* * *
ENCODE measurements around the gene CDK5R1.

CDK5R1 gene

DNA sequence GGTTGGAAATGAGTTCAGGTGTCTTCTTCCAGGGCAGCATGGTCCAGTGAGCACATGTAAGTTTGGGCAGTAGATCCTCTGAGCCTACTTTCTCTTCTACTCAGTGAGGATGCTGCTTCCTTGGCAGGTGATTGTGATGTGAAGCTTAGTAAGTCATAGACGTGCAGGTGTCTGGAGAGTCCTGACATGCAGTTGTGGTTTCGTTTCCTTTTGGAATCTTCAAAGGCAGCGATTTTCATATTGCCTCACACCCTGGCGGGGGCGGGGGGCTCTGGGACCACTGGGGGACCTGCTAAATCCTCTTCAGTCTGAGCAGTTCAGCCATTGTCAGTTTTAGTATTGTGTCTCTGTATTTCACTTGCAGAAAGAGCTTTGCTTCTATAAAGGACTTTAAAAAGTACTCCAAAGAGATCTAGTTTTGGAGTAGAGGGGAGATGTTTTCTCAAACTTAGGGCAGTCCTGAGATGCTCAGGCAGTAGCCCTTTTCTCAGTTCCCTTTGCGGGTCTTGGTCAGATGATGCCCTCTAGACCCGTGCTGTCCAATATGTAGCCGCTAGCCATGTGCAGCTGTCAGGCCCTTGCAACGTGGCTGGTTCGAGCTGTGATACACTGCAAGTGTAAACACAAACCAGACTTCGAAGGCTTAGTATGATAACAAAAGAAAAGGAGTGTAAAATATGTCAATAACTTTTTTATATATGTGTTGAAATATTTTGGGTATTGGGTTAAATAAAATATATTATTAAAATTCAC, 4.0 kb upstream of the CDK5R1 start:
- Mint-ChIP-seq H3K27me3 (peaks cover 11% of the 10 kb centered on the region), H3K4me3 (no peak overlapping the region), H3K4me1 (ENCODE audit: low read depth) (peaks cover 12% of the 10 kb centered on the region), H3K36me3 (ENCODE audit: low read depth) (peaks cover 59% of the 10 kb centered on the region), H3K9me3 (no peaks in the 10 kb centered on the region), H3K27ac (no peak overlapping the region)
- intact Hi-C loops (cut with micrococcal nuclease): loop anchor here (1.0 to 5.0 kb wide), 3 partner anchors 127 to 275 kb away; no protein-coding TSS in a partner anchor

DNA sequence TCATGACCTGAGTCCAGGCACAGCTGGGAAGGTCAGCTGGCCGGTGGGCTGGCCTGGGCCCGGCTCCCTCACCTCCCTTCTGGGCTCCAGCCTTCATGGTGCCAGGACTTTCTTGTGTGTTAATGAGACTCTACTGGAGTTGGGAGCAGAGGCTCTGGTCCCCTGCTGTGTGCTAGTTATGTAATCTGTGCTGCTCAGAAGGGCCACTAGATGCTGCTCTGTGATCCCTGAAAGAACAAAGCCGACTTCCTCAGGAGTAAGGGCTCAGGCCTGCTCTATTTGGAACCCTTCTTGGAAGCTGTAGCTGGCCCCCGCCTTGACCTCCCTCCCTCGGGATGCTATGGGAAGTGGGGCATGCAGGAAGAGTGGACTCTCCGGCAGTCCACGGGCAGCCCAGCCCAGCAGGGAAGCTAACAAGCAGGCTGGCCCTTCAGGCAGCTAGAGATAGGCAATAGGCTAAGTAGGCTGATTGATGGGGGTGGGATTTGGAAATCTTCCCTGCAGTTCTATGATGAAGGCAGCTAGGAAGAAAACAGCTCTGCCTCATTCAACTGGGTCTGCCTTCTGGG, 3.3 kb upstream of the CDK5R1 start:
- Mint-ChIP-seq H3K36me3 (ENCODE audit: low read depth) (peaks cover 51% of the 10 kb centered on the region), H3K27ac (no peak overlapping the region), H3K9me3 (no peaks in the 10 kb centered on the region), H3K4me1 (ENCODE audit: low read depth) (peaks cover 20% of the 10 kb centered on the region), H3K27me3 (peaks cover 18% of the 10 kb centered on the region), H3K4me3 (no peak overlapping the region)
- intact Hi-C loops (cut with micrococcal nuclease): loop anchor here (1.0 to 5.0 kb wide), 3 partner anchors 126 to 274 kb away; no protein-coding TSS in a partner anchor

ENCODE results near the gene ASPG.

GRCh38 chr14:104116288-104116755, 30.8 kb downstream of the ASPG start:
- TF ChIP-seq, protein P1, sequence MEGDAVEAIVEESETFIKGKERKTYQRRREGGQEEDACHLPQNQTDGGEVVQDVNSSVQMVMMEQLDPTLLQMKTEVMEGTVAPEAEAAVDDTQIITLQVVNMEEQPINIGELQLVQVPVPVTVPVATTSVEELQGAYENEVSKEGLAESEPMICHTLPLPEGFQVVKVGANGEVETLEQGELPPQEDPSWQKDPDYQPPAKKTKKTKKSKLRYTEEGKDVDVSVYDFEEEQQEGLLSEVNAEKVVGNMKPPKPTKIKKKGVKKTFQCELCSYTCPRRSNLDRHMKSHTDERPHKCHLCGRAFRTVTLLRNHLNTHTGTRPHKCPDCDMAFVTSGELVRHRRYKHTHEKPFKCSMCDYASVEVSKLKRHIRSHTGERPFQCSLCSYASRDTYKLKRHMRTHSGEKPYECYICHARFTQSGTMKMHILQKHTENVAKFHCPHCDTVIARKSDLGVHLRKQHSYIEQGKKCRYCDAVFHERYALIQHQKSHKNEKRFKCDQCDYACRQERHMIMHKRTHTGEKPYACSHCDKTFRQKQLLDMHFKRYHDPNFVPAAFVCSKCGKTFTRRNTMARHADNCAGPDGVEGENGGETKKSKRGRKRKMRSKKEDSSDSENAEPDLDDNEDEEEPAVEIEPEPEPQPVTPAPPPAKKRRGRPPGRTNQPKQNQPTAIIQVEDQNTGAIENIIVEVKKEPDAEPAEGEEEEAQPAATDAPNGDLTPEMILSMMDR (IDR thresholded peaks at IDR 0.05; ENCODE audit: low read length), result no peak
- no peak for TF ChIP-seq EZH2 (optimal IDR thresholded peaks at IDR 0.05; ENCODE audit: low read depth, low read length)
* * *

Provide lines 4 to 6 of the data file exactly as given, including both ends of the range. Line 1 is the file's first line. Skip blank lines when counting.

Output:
- Mint-ChIP-seq H3K27me3 (peaks cover 11% of the 10 kb centered on the region), H3K4me3 (no peak overlapping the region), H3K4me1 (ENCODE audit: low read depth) (peaks cover 12% of the 10 kb centered on the region), H3K36me3 (ENCODE audit: low read depth) (peaks cover 59% of the 10 kb centered on the region), H3K9me3 (no peaks in the 10 kb centered on the region), H3K27ac (no peak overlapping the region)
- intact Hi-C loops (cut with micrococcal nuclease): loop anchor here (1.0 to 5.0 kb wide), 3 partner anchors 127 to 275 kb away; no protein-coding TSS in a partner anchor

DNA sequence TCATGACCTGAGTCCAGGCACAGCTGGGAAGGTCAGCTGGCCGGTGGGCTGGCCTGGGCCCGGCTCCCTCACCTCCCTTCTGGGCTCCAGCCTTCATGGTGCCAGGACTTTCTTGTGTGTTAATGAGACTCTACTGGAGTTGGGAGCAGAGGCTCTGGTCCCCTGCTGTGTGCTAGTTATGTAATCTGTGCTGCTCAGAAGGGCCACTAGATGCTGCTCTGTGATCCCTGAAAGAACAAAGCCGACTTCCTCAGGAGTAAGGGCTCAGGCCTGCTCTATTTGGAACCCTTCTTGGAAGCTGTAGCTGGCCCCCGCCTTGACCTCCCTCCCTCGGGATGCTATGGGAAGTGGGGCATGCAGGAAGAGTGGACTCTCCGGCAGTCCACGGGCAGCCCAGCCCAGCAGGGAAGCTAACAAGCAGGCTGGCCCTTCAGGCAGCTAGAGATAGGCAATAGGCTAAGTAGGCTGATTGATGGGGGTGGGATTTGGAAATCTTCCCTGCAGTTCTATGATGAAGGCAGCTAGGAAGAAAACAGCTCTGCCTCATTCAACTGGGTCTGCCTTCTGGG, 3.3 kb upstream of the CDK5R1 start: